If you haven't studied for a while, you may wish to consider other studies to build your knowledge and confidence before you start a degree. These studies might include an Access to Higher Education Diploma, an A-Level, or your local Further Education college may have other interesting alternatives. Many colleges and other education providers offer Level 2 qualifications in Maths and English; another great way to brush up on your key skills. Admissions tutors will be looking for applicants who demonstrate they have the potential to successfully study at Higher Education level, so some experience of academic writing, researching topics and giving presentations would be beneficial. If you are considering applying for a more competitive or professional health course, Admissions Tutors will look upon recent study (normally within the last five years) more favourably. Recent study demonstrates your skills are current.
Reading around the subject you wish to study or undertaking work experience in a related area can also strengthen your application. Remember to note the transferable skills this work experience can give you in your personal statement when making your application.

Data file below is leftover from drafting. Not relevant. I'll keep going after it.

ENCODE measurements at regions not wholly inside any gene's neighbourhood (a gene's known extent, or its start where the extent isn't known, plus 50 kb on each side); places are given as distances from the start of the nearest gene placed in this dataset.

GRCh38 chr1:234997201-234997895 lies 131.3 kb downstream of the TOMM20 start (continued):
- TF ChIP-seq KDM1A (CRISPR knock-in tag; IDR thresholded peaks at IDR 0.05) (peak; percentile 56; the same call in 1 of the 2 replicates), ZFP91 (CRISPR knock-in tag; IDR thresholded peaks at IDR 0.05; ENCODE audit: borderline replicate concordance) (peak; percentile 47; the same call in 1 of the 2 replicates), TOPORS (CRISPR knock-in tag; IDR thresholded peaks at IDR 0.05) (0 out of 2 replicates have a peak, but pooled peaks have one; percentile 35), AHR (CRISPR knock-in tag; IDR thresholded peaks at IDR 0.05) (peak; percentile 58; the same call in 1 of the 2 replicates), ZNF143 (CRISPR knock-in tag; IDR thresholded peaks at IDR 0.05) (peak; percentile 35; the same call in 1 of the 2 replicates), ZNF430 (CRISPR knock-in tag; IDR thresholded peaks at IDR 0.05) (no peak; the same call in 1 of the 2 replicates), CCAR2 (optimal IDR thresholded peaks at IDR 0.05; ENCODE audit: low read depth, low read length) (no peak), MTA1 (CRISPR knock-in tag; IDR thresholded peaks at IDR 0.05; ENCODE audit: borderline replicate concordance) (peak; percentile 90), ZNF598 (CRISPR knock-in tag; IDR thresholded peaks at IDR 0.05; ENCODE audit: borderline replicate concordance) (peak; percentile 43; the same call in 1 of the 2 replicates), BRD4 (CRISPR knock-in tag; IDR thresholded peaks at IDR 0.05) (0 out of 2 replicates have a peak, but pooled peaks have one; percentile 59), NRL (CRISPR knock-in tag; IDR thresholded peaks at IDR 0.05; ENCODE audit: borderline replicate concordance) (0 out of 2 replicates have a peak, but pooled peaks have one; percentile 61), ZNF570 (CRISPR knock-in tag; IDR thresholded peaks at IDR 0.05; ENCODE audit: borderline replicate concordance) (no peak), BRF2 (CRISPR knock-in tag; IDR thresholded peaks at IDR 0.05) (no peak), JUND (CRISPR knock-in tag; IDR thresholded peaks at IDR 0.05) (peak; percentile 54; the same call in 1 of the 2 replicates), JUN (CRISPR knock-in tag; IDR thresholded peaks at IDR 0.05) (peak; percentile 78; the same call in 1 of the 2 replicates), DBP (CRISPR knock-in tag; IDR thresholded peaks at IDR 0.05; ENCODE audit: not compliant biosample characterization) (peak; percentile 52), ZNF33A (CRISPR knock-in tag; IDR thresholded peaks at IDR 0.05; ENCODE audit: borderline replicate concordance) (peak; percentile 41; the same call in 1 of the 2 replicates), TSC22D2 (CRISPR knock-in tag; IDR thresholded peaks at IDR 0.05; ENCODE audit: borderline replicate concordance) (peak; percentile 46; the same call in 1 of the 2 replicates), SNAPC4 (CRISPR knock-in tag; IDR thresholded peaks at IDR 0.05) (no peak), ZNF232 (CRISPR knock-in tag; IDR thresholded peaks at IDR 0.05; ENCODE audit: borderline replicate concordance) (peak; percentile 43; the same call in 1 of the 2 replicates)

If you are considering studying a nursing programme, or another professional health care course, you will need to meet the specific entry requirements for that course before you can be considered. The course pages will give you more information, or you can contact the Student Centre for advice.
Most students are able to work alongside their course. How much you can work will depend on the type of course you're studying, your mode of attendance (if you are studying full-time or part-time) and the type of work you plan to undertake. Most students taking undergraduate modular degree programmes can expect to be at university two or three days a week. However, some students may need to spend more time on campus to use specialist facilities for independent project work, such as laboratory space and arts studios. For most courses it is recommended you undertake 200 hours of study for each 20 credit module taken, including class time. Your tutor will give you more guidance at the start of your course.